New £18m capacity fund launched to help councils ‘turbo-charge’ home building

The housing minister, Gavin Barwell, has announced an extra £18m of capacity funding to speed up house building on large brownfield sites, potentially creating thousands of new homes. 

Councils will now be able to bid for a share of the ‘capacity fund’ which is designed to help tackle planning issues that can cause delay in construction. It is hoped that the money will accelerate the delivery of up to 800,000 homes and infrastructure as part of a wider home building drive. 

Additional measures announced by the government include creating six new ‘housing zones’ that will support development on brownfield land, and government funding for a new locally-led Garden Town at Otterpool Park, Shepway, in Kent intended to provide new local jobs and homes. 

Barwell said: “We want to turbo-charge house building on large sites to get the homes built in the places people want to live, so that this country works for everyone, not just the privileged few. 

“These sites offer enormous potential to transform brownfield land into new homes and our £18m funding will help get them built much sooner.” 

Capacity funding aims to prevent large-scale, long-term developments from stalling by allowing local authorities to obtain additional resources and expertise for the projects. The bidding process for this fund will be overseen by the Homes and Communities Agency (HCA). 

The funding will primarily be aimed at large sites of 1,500 units or more and housing zones, areas of brownfield land where councils develop in co-operation with private developers. Developers may also apply for funding from the Home Building Fund, which is setting aside £3bn for house builders. 

The LGA praised the government’s offer of more support to deliver homes, saying that councils are approving ‘almost nine in 10’ planning applications. However, Cllr Martin Tett, the LGA’s housing spokesman, argued that more can be done to help council planning departments, such as allowing councils to set planning fees locally. 

“Councils are best placed to bridge the gap between housing need and future building levels and are keen to see and support delivery at speed,” said Cllr Tett.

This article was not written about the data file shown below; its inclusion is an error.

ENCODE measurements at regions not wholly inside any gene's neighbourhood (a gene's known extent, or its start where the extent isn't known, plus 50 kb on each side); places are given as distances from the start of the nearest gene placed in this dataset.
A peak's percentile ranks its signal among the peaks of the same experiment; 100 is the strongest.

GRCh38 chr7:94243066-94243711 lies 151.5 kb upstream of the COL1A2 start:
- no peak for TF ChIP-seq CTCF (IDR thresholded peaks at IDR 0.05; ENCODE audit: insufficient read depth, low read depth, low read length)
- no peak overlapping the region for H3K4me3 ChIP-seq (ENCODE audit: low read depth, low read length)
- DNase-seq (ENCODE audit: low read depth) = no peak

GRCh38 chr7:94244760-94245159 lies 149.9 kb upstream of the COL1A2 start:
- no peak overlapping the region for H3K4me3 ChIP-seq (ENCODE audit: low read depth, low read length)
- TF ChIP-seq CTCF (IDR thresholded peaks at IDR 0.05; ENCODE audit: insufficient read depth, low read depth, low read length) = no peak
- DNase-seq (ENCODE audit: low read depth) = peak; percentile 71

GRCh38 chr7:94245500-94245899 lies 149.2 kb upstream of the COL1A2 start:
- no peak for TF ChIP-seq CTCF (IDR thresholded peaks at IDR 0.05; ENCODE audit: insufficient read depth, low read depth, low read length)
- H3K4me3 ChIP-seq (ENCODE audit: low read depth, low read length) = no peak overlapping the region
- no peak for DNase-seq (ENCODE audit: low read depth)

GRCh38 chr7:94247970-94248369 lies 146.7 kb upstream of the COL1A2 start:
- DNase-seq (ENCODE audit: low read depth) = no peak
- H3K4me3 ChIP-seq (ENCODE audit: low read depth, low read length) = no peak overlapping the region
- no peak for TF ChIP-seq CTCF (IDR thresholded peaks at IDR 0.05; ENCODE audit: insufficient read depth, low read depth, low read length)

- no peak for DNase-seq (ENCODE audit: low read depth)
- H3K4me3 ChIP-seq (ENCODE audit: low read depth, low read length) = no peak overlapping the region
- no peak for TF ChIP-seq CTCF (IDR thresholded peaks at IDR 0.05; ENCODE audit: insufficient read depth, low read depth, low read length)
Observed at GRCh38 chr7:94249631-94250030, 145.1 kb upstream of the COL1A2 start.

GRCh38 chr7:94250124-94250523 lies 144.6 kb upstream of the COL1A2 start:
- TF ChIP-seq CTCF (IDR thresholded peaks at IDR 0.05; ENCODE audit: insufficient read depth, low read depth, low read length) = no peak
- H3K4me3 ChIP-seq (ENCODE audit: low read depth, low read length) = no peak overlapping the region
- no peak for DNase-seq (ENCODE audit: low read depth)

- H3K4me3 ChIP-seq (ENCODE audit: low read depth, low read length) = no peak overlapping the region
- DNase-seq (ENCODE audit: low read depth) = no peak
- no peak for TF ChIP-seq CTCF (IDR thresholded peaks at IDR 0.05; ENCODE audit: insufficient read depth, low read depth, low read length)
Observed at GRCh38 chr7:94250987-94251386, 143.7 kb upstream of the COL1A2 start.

“There is no silver bullet and a housing strategy should include measures that create a renaissance in council housebuilding. To spark this, government also needs to introduce a range of further measures which include allowing councils to borrow to invest in housing and keep 100 per cent of the receipts from properties sold through Right to Buy to build new homes.” 

There are now more than 26 housing zones across the country with 31 more planned within London as part of the DCLG’s plans to build thousands of homes on surplus public sector land. 

The six new housing zones are: 

  • Sheffield Housing Zone, South Yorkshire
  • North East Lincolnshire Urban Housing Zone, with sites in Grimsby and Cleethorpes
  • Hoyland-Wombwell Strategic Housing Zone, Barnsley, South Yorkshire
  • Sandwell Housing Zone, Sandwell, West Midlands
  • Pennine-Lancashire Housing Zone, with sites in Blackburn and Burnley
  • Wirral Waters Housing Zone, Merseyside

Sheffield City Council won an extra £675,000 government funding to encourage more house building and regeneration. The local authority is topping up funding to create a £1.3m scheme which will make brownfield land, previously used for industry or commerce, more attractive to developers. 

Cllr Mazher Iqbal, cabinet member for Infrastructure and Transport at Sheffield City Council, said: “I’m delighted that we’ve won this extra funding which will help us encourage thousands of new homes in Sheffield.”

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Alan Whittaker   14/11/2016 at 13:33

These turbo charge zones are fine ,or so it would seem, the problems will come when the infrastructure to go with them ie roads , schools ,gp's ,social care are not provided and with the austerity regime still in place there will be no money available to local government to provide them

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